Back when I started this series on content strategy I talked about how YOU need to be the king of your content strategy. It’s true that one person needs to be in charge and take control, yet you’ll still need to work with a team to accomplish your content goals. Through each step of the process you need to maintain open communication with your team internally, as well as be connected with any external factors that may push you to reshape your content. Use these tools below as you move through your strategy to stay organized and work efficiently.
First, have a team meeting with everyone involved to go over your editorial calendar. While you’re still in the planning process, allow each person to share his or her ideas.
If you get stuck during the brainstorming process, there are various sources you can turn to for idea generation—you just need to get creative. First, find out what people are already talking about. Use a real-time social search engine like Kurrently to look for a topic everyone is buzzing about and see what you can add to the conversation. If you have actionable tips to help or a contrasting perspective, use that as the starting point for your content.
Sometimes a hot topic already going viral on social media and in the news is better to stay away from because it is being overdone. To find fresh ideas, browse Quora for popular questions in your area of expertise. If people are searching for answers there, it is most likely because they cannot locate an existing blog post answering their question to their liking—that’s where you come in.
A final route is to capitalize on new research that no one is talking about yet. Pew Internet is a great resource for research and statistics in every category from politics to gaming. See what you can takeaway from the facts you find and determine an interesting, relevant way to present them.
In-person meetings are highly recommended for brainstorming, but you don’t want the collaboration to stop when you walk out of the room. Use a visual online creative board like Realtime Board or Popplet to organize and share ideas among your team members. Post what you’ve talked about in your meeting and then keep adding to the discussion through the development process.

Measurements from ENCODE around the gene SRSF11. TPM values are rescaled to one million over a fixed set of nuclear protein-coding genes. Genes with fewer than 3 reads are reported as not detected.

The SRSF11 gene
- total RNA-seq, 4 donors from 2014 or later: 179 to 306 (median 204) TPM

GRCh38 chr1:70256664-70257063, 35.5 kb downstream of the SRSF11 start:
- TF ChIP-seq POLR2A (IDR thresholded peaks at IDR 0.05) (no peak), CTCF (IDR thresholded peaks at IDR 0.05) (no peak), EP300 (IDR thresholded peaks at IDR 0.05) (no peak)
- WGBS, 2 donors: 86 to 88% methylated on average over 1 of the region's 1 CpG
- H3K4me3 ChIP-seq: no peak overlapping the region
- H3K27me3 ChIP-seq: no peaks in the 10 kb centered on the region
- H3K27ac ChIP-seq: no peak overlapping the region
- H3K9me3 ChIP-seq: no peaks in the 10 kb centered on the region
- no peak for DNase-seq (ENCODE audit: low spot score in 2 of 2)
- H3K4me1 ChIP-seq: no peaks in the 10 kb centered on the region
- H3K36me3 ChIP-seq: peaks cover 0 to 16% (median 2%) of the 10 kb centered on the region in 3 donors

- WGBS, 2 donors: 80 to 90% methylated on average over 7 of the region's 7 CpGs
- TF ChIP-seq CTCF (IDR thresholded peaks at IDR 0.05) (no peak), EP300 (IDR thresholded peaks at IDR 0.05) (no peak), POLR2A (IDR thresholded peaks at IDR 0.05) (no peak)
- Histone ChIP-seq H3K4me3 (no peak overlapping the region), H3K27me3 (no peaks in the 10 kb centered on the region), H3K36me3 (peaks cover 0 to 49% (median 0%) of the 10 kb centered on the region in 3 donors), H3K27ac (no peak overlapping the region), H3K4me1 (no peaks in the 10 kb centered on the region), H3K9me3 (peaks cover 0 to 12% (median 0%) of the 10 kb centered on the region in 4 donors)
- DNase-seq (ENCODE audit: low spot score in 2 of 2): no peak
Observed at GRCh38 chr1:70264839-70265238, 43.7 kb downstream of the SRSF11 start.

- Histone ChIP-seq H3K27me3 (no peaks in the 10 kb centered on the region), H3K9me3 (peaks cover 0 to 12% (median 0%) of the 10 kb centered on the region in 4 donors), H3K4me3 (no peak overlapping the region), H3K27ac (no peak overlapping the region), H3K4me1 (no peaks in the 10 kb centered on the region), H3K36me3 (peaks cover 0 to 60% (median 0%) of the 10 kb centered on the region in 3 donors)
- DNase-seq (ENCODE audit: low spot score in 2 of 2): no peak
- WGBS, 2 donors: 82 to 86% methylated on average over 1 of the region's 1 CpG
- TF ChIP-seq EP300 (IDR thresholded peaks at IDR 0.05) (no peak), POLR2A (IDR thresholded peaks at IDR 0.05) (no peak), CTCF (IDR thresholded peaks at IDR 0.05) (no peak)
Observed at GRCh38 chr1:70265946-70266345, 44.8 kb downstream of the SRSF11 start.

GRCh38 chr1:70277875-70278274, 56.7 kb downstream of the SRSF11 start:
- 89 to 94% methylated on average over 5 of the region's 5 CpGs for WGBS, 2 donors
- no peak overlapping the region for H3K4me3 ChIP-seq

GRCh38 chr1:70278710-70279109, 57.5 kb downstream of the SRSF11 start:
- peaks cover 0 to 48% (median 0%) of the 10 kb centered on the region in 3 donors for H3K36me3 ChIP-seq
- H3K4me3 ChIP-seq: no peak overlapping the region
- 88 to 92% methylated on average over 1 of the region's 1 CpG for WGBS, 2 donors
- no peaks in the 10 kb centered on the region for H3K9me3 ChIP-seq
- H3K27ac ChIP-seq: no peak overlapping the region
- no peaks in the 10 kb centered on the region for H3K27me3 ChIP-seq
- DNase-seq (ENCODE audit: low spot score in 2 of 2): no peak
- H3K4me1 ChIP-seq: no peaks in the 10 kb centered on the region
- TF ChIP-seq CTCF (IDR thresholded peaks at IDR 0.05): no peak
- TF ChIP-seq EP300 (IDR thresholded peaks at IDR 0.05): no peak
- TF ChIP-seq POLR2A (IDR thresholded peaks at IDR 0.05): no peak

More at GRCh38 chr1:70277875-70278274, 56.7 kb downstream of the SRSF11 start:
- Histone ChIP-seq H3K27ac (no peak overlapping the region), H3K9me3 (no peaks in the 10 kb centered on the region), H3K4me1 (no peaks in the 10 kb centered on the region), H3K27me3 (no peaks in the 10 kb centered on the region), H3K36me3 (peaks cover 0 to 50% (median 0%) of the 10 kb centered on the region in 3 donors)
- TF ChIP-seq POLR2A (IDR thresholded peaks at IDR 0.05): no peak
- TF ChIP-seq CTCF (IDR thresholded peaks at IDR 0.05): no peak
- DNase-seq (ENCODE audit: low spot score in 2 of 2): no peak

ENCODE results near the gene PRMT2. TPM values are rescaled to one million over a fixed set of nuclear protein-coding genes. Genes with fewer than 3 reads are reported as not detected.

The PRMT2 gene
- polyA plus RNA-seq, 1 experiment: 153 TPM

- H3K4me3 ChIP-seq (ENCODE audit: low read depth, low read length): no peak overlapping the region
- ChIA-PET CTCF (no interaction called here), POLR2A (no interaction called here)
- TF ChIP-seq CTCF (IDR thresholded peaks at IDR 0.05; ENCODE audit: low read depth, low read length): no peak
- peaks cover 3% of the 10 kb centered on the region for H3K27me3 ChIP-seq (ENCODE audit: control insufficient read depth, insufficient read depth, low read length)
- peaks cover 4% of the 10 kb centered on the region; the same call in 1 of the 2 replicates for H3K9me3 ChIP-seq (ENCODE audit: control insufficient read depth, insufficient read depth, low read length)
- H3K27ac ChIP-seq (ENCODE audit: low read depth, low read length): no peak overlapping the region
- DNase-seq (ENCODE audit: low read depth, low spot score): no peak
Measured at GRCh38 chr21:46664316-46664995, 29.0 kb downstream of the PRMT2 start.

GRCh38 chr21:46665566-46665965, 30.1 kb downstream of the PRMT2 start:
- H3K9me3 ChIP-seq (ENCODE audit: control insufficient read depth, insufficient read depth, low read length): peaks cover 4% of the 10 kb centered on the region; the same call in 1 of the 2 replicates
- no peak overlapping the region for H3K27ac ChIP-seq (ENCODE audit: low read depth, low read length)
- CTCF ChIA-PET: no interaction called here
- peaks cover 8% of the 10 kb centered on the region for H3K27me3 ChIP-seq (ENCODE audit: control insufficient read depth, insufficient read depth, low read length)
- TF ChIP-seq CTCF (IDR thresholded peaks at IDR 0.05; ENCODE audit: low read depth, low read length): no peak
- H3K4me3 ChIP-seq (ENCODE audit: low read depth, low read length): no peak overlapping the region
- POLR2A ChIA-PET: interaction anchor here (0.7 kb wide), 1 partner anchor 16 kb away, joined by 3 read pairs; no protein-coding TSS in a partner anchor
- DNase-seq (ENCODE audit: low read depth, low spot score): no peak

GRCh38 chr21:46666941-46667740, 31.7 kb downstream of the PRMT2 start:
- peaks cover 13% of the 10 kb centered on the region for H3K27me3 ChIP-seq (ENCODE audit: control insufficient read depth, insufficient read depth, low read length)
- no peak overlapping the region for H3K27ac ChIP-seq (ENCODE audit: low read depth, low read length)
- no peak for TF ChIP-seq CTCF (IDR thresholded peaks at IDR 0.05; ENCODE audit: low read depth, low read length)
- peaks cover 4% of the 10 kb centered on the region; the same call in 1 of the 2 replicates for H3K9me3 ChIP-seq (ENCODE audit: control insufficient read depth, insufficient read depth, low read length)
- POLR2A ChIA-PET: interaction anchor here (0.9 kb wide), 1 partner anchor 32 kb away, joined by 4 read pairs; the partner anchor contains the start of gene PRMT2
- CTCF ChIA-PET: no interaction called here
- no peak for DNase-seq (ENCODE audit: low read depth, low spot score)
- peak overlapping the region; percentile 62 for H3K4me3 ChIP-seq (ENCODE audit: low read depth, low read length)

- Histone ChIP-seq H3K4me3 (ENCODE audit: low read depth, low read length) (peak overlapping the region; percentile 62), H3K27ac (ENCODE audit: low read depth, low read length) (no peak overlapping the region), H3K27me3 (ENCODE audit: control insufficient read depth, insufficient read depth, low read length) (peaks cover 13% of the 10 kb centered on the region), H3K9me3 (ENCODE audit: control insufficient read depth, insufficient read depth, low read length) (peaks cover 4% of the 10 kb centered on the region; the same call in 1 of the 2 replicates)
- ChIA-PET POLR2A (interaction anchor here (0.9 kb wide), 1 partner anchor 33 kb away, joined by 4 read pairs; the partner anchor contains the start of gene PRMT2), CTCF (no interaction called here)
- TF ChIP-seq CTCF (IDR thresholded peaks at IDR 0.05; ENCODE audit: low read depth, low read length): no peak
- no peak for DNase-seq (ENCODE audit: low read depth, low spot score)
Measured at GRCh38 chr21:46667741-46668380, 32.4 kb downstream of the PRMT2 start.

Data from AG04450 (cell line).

Once your project manager selects which ideas will move forward, he or she should assign what each member of the team should be working on to bring the content to life. Consider using a project management tool like Trello, Asana, or Pivotal Tracker. These apps will help in tracking due dates and will give you space to discuss each assignment individually. This is the best way the project manager of your content team can monitor progress and clearly lay out who is responsible for what.
During content development, the content creator should be governor over his or her work. This does not mean, however, that the content creator should not periodically check virtual boards for new ideas or additional instructions. Further, setting up a Google Alert with keywords from your topic as you are writing/shooting video/designing etc., is smart because you want to make sure there is not new content coming out that will throw the content you are creating into question.
There are various tools you can use while you work depending on what type of content you are using. Look at this list of content types and their associated tools for some inspiration.
Then, if you are blogging on a WordPress platform, there are plugins created to help you as you write. For example, Zemanta finds related posts and images to give you suggestions on what you may want to cover or avoid. It shows you content to which you can link, too. Additionally, the Yoast plugin helps with SEO elements like meta descriptions and canonical links as you work on your post.
Once the first draft of content is complete, governance should pass first to the editors and lastly back to the project manager for final approval.
While quality assurance should never solely rely on automation, there are some useful tools that can be used as a starting point or second opinion. Check out the GrammarBase Chrome plugin—a free service that checks for Grammar, Punctuation, Style, Plagiarism, and Contextual Spelling.
Launch & Measure
The project manager should launch the new content once it is thoroughly reviewed. This is not the last step, though. The final part of the content process is to measure the content’s reach. I will cover how you should be measuring your content extensively in my next post.